Situated just off the High Street this exceptionally good location is a wealth of facts ,photos and famous people in the area . There are exceptionally good photos of the area and wild life . I was very taken with the 2 knowledgeable ladies Penny and Willie who gave me an in site to the work going on by the trust . I was interested in the limestone workings now closed that have stalactites hanging and tools still left and now covered in limestone residue. We were taken on a very comprehensive inner heritage tour by Ian round the town including a must see visit to the Parish Church. Sometimes it is possible to view Rossend Castle.
5 based on 1 reviews
This magnificent looking church certainly stands out on the Burntisland skyline with its high bellower and clock. The church was formed on the site of the Towns library 1743. When land was gifted to them by James Shepherd of Rossend Castle the new Church opened on 14 October 1903 built by John Bennie Wilson, 1903. The Church has a long history of the secessionist movement in Scotland . It is a Category B listed building with the boundary walls gate piers and gates by Historic Environment Scotland . The Church is a welcoming and highly active church with a strong emphasis on youth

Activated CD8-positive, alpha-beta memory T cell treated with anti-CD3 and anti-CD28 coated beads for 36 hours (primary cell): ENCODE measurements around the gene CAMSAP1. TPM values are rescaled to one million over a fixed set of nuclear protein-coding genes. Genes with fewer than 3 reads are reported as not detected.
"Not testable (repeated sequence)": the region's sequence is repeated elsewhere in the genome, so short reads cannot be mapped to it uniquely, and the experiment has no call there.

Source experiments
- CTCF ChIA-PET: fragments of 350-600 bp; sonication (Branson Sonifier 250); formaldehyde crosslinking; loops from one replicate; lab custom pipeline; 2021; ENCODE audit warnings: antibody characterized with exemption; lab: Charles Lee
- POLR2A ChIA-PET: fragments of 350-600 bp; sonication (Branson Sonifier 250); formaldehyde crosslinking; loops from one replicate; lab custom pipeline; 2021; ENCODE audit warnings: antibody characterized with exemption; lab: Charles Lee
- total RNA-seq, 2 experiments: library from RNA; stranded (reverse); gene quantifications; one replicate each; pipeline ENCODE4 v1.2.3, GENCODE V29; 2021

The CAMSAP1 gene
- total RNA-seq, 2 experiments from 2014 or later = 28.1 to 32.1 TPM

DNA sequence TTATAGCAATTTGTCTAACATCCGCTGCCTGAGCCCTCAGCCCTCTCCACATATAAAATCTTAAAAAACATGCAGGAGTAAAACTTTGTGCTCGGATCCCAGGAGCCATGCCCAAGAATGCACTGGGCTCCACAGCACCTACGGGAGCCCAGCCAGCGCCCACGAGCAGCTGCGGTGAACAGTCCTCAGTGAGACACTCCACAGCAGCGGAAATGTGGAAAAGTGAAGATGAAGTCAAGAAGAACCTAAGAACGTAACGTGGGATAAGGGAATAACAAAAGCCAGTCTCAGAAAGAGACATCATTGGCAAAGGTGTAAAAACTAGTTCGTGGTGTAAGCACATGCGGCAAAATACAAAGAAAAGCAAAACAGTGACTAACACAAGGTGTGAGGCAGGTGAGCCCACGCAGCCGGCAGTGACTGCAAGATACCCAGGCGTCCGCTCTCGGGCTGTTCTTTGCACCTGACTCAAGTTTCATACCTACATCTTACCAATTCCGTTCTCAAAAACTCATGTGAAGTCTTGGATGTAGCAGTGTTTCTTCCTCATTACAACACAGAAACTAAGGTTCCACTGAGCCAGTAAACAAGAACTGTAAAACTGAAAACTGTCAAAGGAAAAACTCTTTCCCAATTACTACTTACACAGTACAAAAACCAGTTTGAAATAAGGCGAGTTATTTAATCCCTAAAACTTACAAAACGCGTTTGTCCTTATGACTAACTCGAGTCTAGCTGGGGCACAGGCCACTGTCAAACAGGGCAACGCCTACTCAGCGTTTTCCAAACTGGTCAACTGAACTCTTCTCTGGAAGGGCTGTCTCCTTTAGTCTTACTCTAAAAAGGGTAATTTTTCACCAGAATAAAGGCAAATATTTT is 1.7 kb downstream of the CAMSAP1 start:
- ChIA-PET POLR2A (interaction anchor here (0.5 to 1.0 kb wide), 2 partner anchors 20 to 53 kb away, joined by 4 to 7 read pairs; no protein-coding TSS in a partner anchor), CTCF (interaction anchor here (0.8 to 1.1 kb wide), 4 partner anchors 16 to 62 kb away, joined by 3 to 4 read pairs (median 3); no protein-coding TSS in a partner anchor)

4 based on 1 reviews
Erected in memory of Alexander 111 the last Celtic King of Scotland who died at this site in 19th March, 1286. The monument was erected in 1886 in the Victorian style with a plaque and an inscription . Made from Peterhead Granite ,designed by Hippolyte J Blanc, 1886 with the sculptor John Rhind, . There is a small layby for 3 cars and the sight overlooks Kinghorn Bay
3 based on 2 reviews
I had read a lot about the Abandoned Village of Binnend built in the 1880s to accomodate the workers for the Shale oil refinery on The Binn In its day The population for the village was over 500 in its day. The records show that 95 houses used to be on this spot but had no running water .Last resident left in the 50s The place is interesting for its industrial history and there are not many places you can walk into now . The place is quite overgrown . Anyone interested in the history should google the village or go into the local heritage group in Burntisland. The path is on one of Fifes Core pathways and is half way up the Binn Hill